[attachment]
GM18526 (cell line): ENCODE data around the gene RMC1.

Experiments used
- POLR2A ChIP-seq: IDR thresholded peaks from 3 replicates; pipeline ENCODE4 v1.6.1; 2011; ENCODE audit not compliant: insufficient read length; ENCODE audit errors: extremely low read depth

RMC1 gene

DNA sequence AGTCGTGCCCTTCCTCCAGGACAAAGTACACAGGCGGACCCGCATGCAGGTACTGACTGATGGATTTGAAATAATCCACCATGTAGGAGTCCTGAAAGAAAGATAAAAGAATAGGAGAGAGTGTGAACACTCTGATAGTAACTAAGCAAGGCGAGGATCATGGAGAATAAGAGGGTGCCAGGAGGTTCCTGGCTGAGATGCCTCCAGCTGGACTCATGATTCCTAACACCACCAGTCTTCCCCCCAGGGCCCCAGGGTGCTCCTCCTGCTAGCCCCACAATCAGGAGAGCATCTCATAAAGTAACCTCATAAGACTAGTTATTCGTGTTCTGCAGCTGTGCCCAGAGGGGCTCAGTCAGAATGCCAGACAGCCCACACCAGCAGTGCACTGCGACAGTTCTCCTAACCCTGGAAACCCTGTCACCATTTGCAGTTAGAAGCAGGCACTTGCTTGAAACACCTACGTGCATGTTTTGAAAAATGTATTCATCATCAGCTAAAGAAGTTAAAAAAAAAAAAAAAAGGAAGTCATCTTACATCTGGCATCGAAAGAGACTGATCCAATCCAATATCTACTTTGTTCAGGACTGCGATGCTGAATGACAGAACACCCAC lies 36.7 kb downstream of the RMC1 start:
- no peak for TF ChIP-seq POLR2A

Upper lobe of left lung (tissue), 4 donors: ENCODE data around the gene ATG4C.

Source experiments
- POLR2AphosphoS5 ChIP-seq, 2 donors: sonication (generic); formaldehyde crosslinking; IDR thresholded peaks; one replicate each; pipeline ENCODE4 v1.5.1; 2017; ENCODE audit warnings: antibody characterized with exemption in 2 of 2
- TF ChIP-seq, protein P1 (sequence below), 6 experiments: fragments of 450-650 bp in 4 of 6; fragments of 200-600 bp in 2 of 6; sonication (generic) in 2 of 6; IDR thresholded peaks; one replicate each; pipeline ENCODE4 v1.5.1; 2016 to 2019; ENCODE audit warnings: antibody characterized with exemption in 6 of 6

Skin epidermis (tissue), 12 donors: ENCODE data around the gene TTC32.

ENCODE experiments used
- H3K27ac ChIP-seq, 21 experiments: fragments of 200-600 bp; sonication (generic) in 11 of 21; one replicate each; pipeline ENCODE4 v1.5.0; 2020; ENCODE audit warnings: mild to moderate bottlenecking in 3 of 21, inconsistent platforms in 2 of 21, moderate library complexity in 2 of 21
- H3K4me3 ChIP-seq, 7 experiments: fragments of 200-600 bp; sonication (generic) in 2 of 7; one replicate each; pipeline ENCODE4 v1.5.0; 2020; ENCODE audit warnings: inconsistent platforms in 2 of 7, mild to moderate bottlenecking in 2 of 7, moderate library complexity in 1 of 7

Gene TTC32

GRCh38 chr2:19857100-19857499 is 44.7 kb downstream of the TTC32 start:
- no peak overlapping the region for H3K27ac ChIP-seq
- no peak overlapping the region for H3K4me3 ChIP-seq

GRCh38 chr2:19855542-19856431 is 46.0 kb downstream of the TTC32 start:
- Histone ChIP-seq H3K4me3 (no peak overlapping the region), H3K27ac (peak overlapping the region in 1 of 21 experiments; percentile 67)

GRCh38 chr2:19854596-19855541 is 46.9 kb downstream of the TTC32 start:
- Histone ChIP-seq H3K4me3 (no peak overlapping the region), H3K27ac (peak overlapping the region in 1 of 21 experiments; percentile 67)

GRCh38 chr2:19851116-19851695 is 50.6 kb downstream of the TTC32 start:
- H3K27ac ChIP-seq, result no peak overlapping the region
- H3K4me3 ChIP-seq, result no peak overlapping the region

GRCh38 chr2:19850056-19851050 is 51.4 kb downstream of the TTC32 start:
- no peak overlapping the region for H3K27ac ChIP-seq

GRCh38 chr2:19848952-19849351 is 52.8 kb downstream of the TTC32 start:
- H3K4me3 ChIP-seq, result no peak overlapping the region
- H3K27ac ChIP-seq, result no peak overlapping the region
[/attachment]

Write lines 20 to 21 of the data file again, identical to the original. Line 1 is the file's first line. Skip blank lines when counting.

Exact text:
- Histone ChIP-seq H3K4me3 (no peak overlapping the region), H3K27ac (peak overlapping the region in 1 of 21 experiments; percentile 67)

GRCh38 chr2:19854596-19855541 is 46.9 kb downstream of the TTC32 start: